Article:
The Complement System in Lupus Nephritis

Citations of this article
Mendeley users who have this article in their library.


The complement system is composed of a family of soluble and membrane-bound proteins that historically has been viewed as a key component of the innate immune system, with a primary role of providing a first-line defense against microorganisms. Although this role indeed is important, complement has many other physiological roles, including the following: (1) influencing appropriate immune responses, (2) disposing of waste in the circulation (immune complexes, cellular debris), and (3) contributing to damage of self-tissue through inflammatory pathways. These three roles are believed to be significant factors in the pathogenesis of systemic lupus erythematosus, particularly its renal manifestation (lupus nephritis), contributing both protective and damaging effects. In this review, we provide an overview of the human complement system and its functions, and discuss its intricate and seemingly contradictory roles in the pathogenesis of lupus nephritis.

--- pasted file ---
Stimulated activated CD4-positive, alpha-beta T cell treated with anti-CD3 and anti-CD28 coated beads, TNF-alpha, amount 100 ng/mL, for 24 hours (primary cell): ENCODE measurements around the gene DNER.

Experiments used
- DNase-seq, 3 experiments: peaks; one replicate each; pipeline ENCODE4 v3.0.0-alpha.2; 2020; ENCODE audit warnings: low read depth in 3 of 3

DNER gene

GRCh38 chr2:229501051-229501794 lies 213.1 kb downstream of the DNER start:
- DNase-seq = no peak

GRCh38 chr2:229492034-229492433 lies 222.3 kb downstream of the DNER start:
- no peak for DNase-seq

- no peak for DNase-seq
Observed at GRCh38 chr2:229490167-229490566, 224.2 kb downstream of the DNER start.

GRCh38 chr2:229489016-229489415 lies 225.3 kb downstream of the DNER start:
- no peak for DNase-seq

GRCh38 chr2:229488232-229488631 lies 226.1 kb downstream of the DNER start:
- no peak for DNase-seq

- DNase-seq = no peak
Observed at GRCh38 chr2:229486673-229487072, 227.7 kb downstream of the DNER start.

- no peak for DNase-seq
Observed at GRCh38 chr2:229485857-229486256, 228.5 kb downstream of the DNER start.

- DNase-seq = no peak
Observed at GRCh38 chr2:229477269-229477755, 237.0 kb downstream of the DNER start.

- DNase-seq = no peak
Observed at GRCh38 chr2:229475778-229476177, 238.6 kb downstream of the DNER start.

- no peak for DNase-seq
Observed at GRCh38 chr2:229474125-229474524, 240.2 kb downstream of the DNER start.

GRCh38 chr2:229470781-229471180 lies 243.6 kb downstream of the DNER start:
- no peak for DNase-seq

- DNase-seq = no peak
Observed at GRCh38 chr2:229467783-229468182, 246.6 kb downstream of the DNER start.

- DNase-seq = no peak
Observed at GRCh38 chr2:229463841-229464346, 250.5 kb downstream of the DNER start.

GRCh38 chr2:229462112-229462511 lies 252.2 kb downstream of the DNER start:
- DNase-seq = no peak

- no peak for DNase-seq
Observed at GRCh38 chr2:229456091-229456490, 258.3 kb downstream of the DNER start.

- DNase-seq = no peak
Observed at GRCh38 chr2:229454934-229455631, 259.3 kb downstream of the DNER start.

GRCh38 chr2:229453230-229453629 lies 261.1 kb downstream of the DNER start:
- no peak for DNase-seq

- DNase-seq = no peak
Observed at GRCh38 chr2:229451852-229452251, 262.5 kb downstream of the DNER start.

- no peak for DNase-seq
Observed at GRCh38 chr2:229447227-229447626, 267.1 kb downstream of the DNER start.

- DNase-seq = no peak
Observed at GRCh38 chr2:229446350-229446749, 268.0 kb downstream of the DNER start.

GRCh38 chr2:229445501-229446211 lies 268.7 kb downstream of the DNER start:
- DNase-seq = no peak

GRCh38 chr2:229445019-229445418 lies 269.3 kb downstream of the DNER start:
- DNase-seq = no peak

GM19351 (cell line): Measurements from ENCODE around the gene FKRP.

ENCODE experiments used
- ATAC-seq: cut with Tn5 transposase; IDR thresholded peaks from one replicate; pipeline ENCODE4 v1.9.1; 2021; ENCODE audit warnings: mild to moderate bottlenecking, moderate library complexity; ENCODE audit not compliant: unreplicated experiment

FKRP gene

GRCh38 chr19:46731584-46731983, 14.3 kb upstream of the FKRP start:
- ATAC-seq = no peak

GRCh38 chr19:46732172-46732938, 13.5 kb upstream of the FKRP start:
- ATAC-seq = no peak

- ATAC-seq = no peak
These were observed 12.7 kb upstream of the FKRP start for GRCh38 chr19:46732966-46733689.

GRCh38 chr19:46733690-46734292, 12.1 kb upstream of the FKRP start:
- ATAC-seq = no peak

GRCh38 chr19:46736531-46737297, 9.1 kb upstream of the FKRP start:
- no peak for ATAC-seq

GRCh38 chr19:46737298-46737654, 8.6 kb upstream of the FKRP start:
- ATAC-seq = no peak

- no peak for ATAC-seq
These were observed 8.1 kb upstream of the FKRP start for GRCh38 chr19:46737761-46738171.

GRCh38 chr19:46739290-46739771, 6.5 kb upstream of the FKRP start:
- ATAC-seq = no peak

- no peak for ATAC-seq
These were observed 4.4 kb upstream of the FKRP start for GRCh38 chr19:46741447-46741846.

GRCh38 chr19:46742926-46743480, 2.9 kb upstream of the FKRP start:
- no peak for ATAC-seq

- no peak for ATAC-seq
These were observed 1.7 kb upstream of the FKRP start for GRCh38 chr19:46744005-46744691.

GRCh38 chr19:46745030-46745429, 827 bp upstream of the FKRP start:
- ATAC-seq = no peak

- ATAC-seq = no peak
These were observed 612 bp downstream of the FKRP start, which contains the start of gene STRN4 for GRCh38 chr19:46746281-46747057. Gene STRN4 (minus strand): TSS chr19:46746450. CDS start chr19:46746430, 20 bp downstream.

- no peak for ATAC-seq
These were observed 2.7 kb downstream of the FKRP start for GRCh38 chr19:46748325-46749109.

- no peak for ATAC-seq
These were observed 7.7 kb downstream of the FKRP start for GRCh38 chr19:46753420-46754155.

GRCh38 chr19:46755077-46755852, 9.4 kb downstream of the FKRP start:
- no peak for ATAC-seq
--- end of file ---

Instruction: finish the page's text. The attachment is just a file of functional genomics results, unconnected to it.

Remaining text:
Author supplied keywords




Birmingham, D. J., & Hebert, L. A. (2015). The Complement System in Lupus Nephritis. Seminars in Nephrology. W.B. Saunders.

Register to see more suggestions

Mendeley helps you to discover research relevant for your work.

Already have an account?

Save time finding and organizing research with Mendeley

Sign up for free